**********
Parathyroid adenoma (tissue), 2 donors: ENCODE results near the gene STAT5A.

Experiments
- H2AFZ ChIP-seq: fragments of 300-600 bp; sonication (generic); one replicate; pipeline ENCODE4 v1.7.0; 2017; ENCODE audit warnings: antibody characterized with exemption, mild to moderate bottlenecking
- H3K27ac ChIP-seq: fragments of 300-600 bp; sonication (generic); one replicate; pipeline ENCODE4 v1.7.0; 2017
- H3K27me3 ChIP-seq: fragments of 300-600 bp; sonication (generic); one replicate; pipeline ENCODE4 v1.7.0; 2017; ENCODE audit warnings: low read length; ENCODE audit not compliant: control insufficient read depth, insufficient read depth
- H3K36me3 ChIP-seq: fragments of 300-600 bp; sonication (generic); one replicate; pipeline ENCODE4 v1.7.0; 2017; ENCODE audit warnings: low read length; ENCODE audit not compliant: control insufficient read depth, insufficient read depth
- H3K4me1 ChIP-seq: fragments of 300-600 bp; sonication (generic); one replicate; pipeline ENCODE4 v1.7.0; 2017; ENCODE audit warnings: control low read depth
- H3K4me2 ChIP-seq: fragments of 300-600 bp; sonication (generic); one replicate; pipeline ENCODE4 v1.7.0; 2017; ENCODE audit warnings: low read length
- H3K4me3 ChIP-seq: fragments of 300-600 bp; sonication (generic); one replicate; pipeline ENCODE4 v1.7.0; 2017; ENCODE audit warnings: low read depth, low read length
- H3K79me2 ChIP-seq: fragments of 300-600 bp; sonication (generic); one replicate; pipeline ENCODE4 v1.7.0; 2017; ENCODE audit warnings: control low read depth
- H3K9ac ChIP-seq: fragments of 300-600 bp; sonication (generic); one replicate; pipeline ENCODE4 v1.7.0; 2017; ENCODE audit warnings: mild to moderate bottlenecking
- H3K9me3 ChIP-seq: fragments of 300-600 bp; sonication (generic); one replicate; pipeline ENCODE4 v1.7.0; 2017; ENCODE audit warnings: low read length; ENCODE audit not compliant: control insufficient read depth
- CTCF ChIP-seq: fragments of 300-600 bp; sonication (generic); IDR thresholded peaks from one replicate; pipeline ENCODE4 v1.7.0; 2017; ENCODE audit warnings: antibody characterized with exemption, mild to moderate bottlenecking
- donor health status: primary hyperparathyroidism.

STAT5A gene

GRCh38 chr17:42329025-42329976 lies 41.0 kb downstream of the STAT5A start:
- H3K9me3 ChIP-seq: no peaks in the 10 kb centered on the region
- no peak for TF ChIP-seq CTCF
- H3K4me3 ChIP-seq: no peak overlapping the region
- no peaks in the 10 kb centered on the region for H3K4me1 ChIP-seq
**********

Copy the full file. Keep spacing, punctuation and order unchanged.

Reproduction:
Parathyroid adenoma (tissue), 2 donors: ENCODE results near the gene STAT5A.

Experiments
- H2AFZ ChIP-seq: fragments of 300-600 bp; sonication (generic); one replicate; pipeline ENCODE4 v1.7.0; 2017; ENCODE audit warnings: antibody characterized with exemption, mild to moderate bottlenecking
- H3K27ac ChIP-seq: fragments of 300-600 bp; sonication (generic); one replicate; pipeline ENCODE4 v1.7.0; 2017
- H3K27me3 ChIP-seq: fragments of 300-600 bp; sonication (generic); one replicate; pipeline ENCODE4 v1.7.0; 2017; ENCODE audit warnings: low read length; ENCODE audit not compliant: control insufficient read depth, insufficient read depth
- H3K36me3 ChIP-seq: fragments of 300-600 bp; sonication (generic); one replicate; pipeline ENCODE4 v1.7.0; 2017; ENCODE audit warnings: low read length; ENCODE audit not compliant: control insufficient read depth, insufficient read depth
- H3K4me1 ChIP-seq: fragments of 300-600 bp; sonication (generic); one replicate; pipeline ENCODE4 v1.7.0; 2017; ENCODE audit warnings: control low read depth
- H3K4me2 ChIP-seq: fragments of 300-600 bp; sonication (generic); one replicate; pipeline ENCODE4 v1.7.0; 2017; ENCODE audit warnings: low read length
- H3K4me3 ChIP-seq: fragments of 300-600 bp; sonication (generic); one replicate; pipeline ENCODE4 v1.7.0; 2017; ENCODE audit warnings: low read depth, low read length
- H3K79me2 ChIP-seq: fragments of 300-600 bp; sonication (generic); one replicate; pipeline ENCODE4 v1.7.0; 2017; ENCODE audit warnings: control low read depth
- H3K9ac ChIP-seq: fragments of 300-600 bp; sonication (generic); one replicate; pipeline ENCODE4 v1.7.0; 2017; ENCODE audit warnings: mild to moderate bottlenecking
- H3K9me3 ChIP-seq: fragments of 300-600 bp; sonication (generic); one replicate; pipeline ENCODE4 v1.7.0; 2017; ENCODE audit warnings: low read length; ENCODE audit not compliant: control insufficient read depth
- CTCF ChIP-seq: fragments of 300-600 bp; sonication (generic); IDR thresholded peaks from one replicate; pipeline ENCODE4 v1.7.0; 2017; ENCODE audit warnings: antibody characterized with exemption, mild to moderate bottlenecking
- donor health status: primary hyperparathyroidism.

STAT5A gene

GRCh38 chr17:42329025-42329976 lies 41.0 kb downstream of the STAT5A start:
- H3K9me3 ChIP-seq: no peaks in the 10 kb centered on the region
- no peak for TF ChIP-seq CTCF
- H3K4me3 ChIP-seq: no peak overlapping the region
- no peaks in the 10 kb centered on the region for H3K4me1 ChIP-seq